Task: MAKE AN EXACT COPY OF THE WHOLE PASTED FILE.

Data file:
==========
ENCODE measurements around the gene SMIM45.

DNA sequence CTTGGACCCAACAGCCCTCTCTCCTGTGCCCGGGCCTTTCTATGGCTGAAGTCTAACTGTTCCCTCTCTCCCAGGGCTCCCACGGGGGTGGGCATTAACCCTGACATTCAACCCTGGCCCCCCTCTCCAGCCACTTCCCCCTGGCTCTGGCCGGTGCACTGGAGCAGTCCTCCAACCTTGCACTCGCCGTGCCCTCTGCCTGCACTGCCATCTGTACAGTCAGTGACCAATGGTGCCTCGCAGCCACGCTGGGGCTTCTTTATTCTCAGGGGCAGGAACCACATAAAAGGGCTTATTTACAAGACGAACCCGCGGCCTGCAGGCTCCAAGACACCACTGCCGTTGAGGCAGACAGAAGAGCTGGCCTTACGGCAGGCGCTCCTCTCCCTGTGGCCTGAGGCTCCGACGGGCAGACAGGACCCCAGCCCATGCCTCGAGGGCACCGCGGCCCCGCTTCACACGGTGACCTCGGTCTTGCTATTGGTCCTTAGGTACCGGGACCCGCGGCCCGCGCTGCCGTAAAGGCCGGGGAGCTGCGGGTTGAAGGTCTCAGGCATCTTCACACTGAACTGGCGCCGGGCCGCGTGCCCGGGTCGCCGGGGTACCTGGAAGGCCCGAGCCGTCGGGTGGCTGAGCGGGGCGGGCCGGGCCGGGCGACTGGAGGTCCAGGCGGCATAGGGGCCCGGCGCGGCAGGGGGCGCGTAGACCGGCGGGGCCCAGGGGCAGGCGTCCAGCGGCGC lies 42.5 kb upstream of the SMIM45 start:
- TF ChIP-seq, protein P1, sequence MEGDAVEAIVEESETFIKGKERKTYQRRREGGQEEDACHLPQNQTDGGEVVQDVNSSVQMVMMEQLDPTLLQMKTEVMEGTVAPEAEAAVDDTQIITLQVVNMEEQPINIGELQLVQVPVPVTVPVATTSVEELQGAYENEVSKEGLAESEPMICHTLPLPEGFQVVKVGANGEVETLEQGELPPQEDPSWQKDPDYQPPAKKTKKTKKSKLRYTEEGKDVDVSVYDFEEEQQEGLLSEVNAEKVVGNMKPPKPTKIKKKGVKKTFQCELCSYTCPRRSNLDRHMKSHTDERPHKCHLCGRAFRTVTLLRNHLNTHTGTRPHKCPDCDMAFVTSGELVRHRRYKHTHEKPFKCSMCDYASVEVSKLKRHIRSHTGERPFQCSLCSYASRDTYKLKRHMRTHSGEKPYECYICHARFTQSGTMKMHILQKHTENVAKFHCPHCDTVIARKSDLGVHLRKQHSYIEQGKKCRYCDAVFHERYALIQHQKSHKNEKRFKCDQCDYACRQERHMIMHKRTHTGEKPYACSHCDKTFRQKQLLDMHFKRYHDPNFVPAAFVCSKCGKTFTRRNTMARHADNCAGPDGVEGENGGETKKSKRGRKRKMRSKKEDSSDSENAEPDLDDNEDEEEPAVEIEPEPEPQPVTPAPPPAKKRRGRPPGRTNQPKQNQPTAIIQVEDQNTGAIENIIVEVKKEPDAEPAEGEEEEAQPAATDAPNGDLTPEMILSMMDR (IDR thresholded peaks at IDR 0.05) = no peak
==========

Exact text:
ENCODE measurements around the gene SMIM45.

DNA sequence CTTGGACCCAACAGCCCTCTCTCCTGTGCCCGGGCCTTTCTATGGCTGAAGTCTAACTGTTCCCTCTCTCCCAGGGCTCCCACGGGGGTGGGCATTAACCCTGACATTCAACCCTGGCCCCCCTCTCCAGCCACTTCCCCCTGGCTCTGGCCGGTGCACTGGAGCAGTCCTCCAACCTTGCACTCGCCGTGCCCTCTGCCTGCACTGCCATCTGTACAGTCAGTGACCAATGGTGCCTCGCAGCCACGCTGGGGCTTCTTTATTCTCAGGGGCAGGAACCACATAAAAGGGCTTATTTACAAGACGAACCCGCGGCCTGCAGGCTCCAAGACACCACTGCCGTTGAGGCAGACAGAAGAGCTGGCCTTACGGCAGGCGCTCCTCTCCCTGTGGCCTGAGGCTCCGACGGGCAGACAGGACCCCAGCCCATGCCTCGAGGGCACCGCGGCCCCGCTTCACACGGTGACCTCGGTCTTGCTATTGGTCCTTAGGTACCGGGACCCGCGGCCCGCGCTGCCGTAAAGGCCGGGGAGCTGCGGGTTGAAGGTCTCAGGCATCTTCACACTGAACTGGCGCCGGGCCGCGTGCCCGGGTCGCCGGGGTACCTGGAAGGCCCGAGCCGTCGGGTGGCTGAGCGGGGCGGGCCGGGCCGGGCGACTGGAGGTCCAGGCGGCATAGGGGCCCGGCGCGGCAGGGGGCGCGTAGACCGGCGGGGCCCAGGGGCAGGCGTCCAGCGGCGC lies 42.5 kb upstream of the SMIM45 start:
- TF ChIP-seq, protein P1, sequence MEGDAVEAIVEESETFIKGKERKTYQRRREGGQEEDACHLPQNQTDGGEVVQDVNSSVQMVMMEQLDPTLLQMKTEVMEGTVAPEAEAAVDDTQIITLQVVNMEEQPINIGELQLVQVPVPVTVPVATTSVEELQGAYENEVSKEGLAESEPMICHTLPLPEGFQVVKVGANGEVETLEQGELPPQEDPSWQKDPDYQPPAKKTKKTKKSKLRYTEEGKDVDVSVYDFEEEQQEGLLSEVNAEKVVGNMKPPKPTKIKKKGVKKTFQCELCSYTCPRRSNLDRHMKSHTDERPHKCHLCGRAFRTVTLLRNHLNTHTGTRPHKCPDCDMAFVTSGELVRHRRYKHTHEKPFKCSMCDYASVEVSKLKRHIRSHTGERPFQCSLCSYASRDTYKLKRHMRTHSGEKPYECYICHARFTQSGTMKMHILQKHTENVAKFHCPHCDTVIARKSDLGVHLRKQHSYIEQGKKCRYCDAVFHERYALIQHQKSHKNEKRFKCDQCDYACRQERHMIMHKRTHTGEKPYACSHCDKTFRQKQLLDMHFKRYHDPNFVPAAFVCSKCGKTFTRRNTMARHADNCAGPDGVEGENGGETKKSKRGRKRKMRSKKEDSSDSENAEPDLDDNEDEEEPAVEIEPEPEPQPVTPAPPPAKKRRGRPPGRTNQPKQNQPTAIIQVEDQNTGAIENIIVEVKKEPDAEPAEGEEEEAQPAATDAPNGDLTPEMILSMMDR (IDR thresholded peaks at IDR 0.05) = no peak